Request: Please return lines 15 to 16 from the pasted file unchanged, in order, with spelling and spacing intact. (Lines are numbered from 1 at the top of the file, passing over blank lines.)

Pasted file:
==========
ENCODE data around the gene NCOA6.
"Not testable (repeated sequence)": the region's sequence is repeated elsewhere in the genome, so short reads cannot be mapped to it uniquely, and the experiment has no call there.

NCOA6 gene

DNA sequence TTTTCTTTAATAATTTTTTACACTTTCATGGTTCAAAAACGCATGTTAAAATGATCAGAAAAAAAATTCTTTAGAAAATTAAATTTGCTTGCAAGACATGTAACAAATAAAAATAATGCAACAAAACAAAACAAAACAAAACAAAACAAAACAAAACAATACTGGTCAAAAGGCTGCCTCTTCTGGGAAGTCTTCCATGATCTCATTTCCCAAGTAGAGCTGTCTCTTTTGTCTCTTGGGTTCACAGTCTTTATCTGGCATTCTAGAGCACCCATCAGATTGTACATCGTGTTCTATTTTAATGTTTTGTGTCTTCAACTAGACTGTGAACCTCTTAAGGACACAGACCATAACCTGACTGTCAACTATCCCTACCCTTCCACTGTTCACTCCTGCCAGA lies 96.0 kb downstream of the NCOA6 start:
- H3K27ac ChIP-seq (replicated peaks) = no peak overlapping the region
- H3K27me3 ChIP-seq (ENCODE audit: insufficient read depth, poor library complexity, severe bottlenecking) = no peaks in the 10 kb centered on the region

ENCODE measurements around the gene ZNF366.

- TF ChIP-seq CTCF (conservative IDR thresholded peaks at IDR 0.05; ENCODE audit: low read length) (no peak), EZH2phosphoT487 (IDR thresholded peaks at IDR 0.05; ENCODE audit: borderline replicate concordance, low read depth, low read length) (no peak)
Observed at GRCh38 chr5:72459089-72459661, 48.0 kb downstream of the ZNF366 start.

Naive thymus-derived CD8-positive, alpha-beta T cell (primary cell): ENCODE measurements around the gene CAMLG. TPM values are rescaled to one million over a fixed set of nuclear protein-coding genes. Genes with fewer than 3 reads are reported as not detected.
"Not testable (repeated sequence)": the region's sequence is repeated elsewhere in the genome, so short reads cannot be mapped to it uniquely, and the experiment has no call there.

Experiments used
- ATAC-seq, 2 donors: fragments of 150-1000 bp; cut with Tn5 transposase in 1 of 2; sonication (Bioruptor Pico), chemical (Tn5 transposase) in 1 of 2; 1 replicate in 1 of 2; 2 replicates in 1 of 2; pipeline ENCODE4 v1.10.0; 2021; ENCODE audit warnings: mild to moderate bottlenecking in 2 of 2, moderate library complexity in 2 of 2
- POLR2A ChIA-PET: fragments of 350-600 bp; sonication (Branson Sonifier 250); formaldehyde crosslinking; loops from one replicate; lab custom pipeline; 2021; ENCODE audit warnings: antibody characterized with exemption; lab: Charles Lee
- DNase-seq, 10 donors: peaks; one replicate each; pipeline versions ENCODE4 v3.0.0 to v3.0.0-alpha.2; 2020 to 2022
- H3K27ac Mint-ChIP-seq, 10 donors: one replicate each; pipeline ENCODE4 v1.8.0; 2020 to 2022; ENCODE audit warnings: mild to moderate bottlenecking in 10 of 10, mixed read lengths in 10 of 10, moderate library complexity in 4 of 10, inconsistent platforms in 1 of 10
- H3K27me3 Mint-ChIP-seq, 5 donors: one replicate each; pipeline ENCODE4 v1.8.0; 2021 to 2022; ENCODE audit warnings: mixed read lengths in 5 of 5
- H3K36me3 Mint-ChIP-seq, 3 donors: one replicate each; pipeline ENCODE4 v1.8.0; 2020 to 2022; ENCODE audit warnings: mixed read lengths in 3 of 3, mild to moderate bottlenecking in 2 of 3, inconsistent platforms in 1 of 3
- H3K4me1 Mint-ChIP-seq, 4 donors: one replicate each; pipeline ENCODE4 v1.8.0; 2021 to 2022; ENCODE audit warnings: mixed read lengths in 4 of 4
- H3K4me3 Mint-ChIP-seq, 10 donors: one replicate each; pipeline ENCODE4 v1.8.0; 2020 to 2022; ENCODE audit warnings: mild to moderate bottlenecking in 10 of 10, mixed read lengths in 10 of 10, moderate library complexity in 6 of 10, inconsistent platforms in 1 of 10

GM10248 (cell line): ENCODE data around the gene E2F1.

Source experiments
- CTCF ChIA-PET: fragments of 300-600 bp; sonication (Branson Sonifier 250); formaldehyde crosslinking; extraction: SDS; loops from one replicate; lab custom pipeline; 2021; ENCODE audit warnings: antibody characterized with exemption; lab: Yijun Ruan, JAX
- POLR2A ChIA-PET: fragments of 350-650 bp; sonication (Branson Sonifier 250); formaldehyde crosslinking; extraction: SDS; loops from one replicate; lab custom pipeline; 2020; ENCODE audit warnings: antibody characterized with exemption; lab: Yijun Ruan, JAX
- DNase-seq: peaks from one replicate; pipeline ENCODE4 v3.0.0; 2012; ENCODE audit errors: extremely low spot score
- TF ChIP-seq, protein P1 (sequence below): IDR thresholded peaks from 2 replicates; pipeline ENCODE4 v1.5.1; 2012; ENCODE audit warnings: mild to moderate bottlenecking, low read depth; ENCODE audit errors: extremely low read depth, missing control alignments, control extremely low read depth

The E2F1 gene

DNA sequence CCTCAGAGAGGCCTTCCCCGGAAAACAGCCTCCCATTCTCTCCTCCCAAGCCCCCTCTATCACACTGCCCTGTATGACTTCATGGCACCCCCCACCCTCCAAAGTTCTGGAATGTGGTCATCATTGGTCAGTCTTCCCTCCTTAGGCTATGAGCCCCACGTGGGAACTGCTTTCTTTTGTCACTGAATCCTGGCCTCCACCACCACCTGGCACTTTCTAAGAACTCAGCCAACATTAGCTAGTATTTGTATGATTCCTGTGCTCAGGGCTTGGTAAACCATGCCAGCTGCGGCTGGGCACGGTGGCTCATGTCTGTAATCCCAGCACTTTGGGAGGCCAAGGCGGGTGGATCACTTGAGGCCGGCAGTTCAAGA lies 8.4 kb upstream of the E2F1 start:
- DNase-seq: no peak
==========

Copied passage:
- DNase-seq, 10 donors: peaks; one replicate each; pipeline versions ENCODE4 v3.0.0 to v3.0.0-alpha.2; 2020 to 2022
- H3K27ac Mint-ChIP-seq, 10 donors: one replicate each; pipeline ENCODE4 v1.8.0; 2020 to 2022; ENCODE audit warnings: mild to moderate bottlenecking in 10 of 10, mixed read lengths in 10 of 10, moderate library complexity in 4 of 10, inconsistent platforms in 1 of 10